Tag Archives: reconnecting

The Art of Forgiveness

1 Mar

Anyone who says forgiveness is anything less than an art has never had to forgive someone of something monumental.

Forgiveness. It comes in many forms, and sometimes comes with “forgetting”, though I don’t know if that part is every truly enacted. Acceptance is probably better to do than forget, because if you accept you no longer have to feel the pain or frustration or whatever emotion is tied to the forgiveness.

Sometimes, we will forgive someone almost instantly. Say someone accidentally trips me, or smashes my hand in something…acceptance is almost immediate, and forgiveness isn’t even questioned.

Then, you find yourself in a situation similar to myself.

A very long, long time ago I had a friend, who I cut out of my life. It was partially intentional, and partially just the course of life. There weren’t any single events that caused my decision to do this, but rather a series of events that showed me how unhealthy our relationship was. No matter how many times I would forgive her, I could never fully accept the state of things. Thus, they kept piling on one another, as did the emotions tied to these events.

It was almost sudden, how our friendship ended. And I know that I made the right choice, because the time following were wonderful and amazing, and I didn’t have any of that toxicity in my life.

But now, older as I find myself, acceptance has brightened my past. I no longer feel the emotions that were once tied to all the things I kept forgiving. When and how that happened, I am unsure. What I am sure of, is that while I can look back to that point in my life and no longer feel pain, frustration, and guilt, I can still look back and feel the pleasure of when times were good. We shared some really good moments, and I know that I owe part of who I am to this former friend.

With this almost rose-colored view of our friendship comes a subtle desire to re-connect. I don’t know if she would be interested, and I don’t know how similar we are to our former, high school selves. Without her in my life, I do lack the ability to reminisce on what happened to be so many nights with just the two of us. But opening that door is scary, too. Obviously, there was a problem with our relationship, as I never forget. It’s hard to say if that problem would still exist and if having her back in my life would be healthy.

I just want to open the door slightly, and peek inside, but I don’t know if there is a way to do that. Something tells me this is either all or nothing.

Do you say “forgive and forget” or another variation? If you’ve cut someone out of your life, do you ever let them back in? Why? What do you think of the saying “if there was a problem then, there will be a problem now”?

How to Avoid Being A Creeper

15 Apr

The other day (sometime last week), I ran into a person who lived on the same floor in the dorms as me. I haven’t seen him for 2 years, and I was pleasantly surprised! We very briefly chatted, and as he left I shouted for him to drop me a message on Facebook. His reply: “I don’t have a Facebook!” It made so much more sense. I had looked for him just a few weeks before this, and was upset at the thought that he had deleted me from Facebook(I thought we got along well enough).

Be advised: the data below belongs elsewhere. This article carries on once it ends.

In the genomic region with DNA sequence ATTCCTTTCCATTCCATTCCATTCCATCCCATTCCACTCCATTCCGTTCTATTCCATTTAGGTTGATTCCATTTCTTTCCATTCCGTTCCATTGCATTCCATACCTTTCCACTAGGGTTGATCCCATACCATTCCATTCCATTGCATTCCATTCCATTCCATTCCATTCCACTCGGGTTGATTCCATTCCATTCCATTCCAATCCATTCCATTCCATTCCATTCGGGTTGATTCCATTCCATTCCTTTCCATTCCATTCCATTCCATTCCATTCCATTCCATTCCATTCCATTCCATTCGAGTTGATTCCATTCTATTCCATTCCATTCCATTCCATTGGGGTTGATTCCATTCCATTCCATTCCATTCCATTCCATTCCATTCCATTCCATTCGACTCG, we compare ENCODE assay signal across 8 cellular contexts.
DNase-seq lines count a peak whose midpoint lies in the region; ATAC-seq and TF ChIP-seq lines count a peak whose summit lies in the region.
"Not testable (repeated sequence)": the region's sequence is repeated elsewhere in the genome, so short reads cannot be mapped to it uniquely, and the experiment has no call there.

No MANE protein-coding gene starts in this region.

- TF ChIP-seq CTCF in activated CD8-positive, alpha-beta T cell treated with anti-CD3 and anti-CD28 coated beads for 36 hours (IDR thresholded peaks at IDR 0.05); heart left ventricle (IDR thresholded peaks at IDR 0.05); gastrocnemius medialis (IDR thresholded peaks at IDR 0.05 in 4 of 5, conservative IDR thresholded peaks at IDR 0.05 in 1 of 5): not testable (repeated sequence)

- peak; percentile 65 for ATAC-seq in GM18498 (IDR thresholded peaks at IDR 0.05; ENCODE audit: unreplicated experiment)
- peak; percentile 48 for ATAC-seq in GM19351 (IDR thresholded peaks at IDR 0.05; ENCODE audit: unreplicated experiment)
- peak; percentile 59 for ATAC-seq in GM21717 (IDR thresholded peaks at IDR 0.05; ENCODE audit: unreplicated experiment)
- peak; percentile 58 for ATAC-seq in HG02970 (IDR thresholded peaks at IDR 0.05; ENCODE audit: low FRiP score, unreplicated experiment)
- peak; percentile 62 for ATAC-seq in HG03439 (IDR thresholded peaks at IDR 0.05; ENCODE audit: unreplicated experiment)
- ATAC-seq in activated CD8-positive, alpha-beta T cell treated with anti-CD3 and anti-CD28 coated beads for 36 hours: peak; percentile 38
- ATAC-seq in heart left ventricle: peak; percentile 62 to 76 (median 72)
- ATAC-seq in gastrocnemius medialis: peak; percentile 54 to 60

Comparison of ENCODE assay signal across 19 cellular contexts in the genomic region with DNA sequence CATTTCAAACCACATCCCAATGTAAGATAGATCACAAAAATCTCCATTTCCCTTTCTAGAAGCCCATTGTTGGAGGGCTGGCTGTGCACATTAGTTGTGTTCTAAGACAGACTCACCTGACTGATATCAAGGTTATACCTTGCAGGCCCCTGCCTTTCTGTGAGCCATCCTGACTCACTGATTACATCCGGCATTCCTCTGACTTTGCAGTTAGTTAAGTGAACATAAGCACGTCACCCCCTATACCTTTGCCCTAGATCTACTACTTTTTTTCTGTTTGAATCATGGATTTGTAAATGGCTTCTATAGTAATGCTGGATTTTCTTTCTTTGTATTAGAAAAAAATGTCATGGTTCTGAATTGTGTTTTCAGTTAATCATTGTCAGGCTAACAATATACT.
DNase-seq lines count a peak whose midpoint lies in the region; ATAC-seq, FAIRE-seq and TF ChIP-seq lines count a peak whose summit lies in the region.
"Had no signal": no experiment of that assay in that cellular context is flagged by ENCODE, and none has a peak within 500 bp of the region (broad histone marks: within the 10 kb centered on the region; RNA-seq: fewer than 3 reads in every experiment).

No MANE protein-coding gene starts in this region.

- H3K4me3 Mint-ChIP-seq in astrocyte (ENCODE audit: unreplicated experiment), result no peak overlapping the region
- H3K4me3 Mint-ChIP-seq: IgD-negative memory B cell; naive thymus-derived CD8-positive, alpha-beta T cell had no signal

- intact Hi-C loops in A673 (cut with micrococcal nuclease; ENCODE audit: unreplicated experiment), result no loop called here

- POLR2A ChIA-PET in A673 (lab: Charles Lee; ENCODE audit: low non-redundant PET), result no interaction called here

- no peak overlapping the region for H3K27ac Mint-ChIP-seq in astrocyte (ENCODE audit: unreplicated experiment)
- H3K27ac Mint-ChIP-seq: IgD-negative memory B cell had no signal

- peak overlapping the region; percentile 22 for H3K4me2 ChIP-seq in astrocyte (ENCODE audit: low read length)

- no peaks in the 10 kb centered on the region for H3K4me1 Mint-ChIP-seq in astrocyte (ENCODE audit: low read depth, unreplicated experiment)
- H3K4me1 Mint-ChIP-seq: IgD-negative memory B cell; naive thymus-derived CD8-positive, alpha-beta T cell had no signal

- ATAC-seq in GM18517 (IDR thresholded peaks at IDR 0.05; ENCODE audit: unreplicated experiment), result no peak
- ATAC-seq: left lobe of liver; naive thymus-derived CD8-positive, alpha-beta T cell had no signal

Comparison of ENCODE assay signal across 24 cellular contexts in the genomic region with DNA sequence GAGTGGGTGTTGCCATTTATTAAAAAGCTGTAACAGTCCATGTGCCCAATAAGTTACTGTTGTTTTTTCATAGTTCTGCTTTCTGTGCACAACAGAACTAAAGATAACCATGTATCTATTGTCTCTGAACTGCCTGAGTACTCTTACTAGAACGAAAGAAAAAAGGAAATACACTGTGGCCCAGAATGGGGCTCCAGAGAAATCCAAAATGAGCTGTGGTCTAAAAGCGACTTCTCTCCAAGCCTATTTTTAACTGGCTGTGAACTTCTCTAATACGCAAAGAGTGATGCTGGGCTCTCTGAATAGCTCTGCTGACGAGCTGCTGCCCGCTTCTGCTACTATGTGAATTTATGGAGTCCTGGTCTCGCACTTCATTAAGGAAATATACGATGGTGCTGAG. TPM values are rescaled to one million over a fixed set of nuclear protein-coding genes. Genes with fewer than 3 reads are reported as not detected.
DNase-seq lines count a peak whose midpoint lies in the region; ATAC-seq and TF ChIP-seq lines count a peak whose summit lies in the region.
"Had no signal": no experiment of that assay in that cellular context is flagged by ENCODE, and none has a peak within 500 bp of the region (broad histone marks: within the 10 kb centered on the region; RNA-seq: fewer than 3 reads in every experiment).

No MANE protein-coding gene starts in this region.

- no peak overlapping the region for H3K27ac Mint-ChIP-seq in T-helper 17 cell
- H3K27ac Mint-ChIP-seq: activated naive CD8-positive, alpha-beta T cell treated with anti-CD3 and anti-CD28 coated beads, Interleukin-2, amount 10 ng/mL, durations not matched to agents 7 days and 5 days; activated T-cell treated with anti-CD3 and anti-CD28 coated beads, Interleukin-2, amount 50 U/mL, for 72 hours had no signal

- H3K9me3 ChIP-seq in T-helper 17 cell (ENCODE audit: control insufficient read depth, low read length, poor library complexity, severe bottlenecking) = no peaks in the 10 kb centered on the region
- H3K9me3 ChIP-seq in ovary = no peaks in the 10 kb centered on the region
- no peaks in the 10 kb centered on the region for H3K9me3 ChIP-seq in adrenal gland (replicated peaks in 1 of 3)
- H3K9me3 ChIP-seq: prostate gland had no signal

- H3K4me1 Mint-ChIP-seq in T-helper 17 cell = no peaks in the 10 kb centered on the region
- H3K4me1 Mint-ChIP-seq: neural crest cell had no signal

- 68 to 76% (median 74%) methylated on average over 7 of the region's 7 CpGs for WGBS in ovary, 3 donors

I got home later that evening, and struggled to remember his last name. When I finally remembered it, I went on to the college directory and looked him up. I really wanted to hang out again, but with no phone number and no Facebook, I had no way to contact him, so I decided to see if I could get his email address. Success. I sat down that night and wrote out an email in which the first line was something similar to “I know I’m being a little bit of a creeper, but…”

When I recounted this story to a close friend, she immediately called me a creeper for looking up his email address. I told her I had put that in the first sentence, and then I explained my actions. The way I see it, if he thought I was being a creeper, he would ignore my email and I wouldn’t hear from him again (it had already been 2 years, so no harm done). If he was okay that I looked him up, then we would be able to hang out and catch up.

Well, guess what happened? He emailed me back, and we may be hanging out next week.

With the technology that today has to offer, there are an infinite number of ways to find out what so-and-so is doing (Facebook and Twitter to name a few) and with the development of these social sites has come about the term “Facebook stalking” (or just stalking..or being a creeper…you know). Don’t deny it. We’ve all been there.  

And despite the abundance and use of social websites, people who seek out information about other people are still called “creepers” or “stalkers”.

The only way to not be called one of these names: Don’t use social networking sites.

Seems counter-intuitive, right?

Without using Facebook, I had to find a way to reconnect with my friend, or it was likely we would never reconnect. I think it was completely acceptable to look up his email address. There was a time in which we had to look peoples numbers and addresses up in the phone book to find them. It wasn’t considered creepy then, so why should it be considered creepy now?

And as for social networking sites…if someone doesn’t want you to know something about them, they won’t post it. Everything else is fair game. People don’t post pictures and status updates so they can look at them; they post because they want other people to be involved with their life, and be up to date on whats going on. This being said, there is absolutely no reason why looking at someone’s profile should be considered “stalking” unless its excessive and inappropriate.

Do you agree that looking at peoples posts on social networking sites isn’t creepy? Do you think looking up my friend like I did was creepy?